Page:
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Scubaverse Underwater Photographer Interview: Jane Morgan

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In an ongoing series, Scubaverse’s Underwater Photography Editor Nick Robertson-Brown talks to underwater photographers from around the world that he admires. In this blog: Jane Morgan.

JM: Ever since I was a child I had strong attraction to the sea, in fact the first time I saw it as a toddler I ran straight in to the shock of my parents, who had to run in fully clothed to drag me back out.

In my past life I worked at DIVE magazine in London, but I am now Dive Safety Officer on the Marine and Natural History Photography degree course at Falmouth University.

I am inspired by a love of nature and the sea. I originally come from Bedfordshire, but spent most of my adult life in London before making the move to Cornwall in 2009. It’s the perfect mix of country and coastal living.

As I have the sea on my doorstep most of my diving is here in Cornwall, but I do enjoy diving over the rest of the UK too and try to arrange a couple of trips to other parts of England, Scotland, Wales or Ireland each year. But I do of course still enjoy some warm water diving when I can. I am also a part of a team from Falmouth University who take students to the Red Sea each year to hone their underwater photography skills.

www.janemorganphotography.com


NRB: How did your underwater photography start?

JM: I learned to dive in 1991, but didn’t pick up a camera until 2000 when a very persistent dive guide on a liveaboard insisted that I do a course. I had spent the late 90s working on conservation projects overseas and was suddenly wondering how to keep myself entertained underwater. It was love at first click. My proudest moment was winning the Plongeur D’Or at the Antibes Festival in 2006.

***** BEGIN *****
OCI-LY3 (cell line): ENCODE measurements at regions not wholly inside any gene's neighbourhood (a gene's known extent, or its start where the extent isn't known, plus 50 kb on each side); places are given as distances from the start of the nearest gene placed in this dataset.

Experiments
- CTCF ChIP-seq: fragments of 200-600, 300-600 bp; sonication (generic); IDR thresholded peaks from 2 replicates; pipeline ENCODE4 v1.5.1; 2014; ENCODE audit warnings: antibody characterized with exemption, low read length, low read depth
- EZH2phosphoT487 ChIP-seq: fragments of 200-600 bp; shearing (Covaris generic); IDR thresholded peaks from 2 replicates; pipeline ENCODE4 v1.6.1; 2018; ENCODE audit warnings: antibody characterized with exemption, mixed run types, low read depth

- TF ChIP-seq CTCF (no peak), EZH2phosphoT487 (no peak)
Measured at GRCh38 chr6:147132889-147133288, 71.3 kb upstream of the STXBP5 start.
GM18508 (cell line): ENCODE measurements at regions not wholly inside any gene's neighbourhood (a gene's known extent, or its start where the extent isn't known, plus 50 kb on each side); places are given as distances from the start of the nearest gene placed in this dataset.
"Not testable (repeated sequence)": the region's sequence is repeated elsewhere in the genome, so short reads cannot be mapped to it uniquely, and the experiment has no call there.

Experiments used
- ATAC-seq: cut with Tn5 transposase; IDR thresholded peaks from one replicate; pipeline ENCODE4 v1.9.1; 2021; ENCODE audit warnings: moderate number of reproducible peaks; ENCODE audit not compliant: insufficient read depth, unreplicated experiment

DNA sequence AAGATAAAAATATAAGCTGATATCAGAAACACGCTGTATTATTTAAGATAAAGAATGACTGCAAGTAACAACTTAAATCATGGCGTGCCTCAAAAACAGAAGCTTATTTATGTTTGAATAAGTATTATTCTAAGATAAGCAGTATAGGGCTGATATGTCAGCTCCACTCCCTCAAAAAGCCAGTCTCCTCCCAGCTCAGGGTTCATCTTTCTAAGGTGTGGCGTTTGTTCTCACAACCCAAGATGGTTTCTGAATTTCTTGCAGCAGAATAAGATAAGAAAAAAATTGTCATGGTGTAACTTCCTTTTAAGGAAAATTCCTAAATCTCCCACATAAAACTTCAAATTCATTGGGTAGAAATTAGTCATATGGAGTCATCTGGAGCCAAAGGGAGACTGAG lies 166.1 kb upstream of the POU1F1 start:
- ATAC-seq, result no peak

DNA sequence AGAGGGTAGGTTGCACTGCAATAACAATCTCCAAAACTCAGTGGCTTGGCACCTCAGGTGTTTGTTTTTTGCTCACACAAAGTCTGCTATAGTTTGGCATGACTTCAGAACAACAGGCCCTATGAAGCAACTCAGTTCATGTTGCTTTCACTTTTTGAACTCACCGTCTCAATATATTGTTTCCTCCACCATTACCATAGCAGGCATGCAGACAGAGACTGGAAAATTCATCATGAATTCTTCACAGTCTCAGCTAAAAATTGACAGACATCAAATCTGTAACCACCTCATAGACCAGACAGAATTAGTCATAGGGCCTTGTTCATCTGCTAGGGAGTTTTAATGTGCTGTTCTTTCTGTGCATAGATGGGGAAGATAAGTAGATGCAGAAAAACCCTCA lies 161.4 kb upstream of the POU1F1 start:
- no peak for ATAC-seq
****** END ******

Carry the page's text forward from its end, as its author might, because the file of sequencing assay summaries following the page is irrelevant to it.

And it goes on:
NRB: What is your favourite u/w camera equipment (past & present) & why?

JM: My first underwater camera was a second hand Motormarine II Ex, which I absolutely loved. Nowadays as I work at Falmouth University my own D300 with Sea & Sea housing has been in storage for some years as I need to be familiar with the uni kit so I can help the students. I am rather taken with the Nikon D500 in a Nauticam housing, plus as I’m a big fan of macro the Nauticam SMC is also a big favourite.

NRB: What would be your advice to anyone new to underwater photography?

JM: My advice to anyone new to underwater photography would be to get close and pick the brains of everyone who inspires you.

NRB: What, or who, has been your single biggest inspiration for your underwater photography?

JM: Due to his support and help in the early days I would have to say that Martin Edge was my big inspiration.

NRB: What image are you most proud of and why?

JM: The image I am most proud of right now would be a shot taken with the SMC in the Scillies of two skeleton shrimps and a sea spider. I just love that there is a whole tiny and almost invisible world down there if you can take the time to find it.

NRB: Where is your favourite dive location, and is it for the photography?

JM: The Cornwall and the Scillies have to be my favourite dive location. Maybe I’m biased as I live here. The UK can be more challenging that blue water diving, but it’s exciting, you never know what you may see, and when its good its amazing.

NRB: What are you views on marine life manipulation, moving subjects?

JM: I don’t agreed at all with moving or manipulating subjects underwater, I very much come from the generation of ‘take only photos leave only bubbles.’

NRB: What do you look for when you are making your images?

JM: I generally look for good backgrounds and compositions when making images. Also finding subjects that can be photographed without damaging any fragile habitats around them.

NRB: What motivates you to take u/w photos?

JM: I think what motivates me most is the ability to share the beauty of our oceans. We all know that the seas are in danger and as divers and underwater photographers we have a responsibility to help safeguard them. Many people have no idea of the life below the waves and hopefully by sharing the beauty more will be inspired to help save them.

RB: If you could photograph any one thing/place what or where would that be?

JM: If I could photograph one thing it would have to be whales. I’ve never been in the water with these majestic creatures and it would definitely be a dream come true.

To see more of Jane’s work click here.


Jane’s work will be featured in the next issue of Dive Travel Adventures magazine!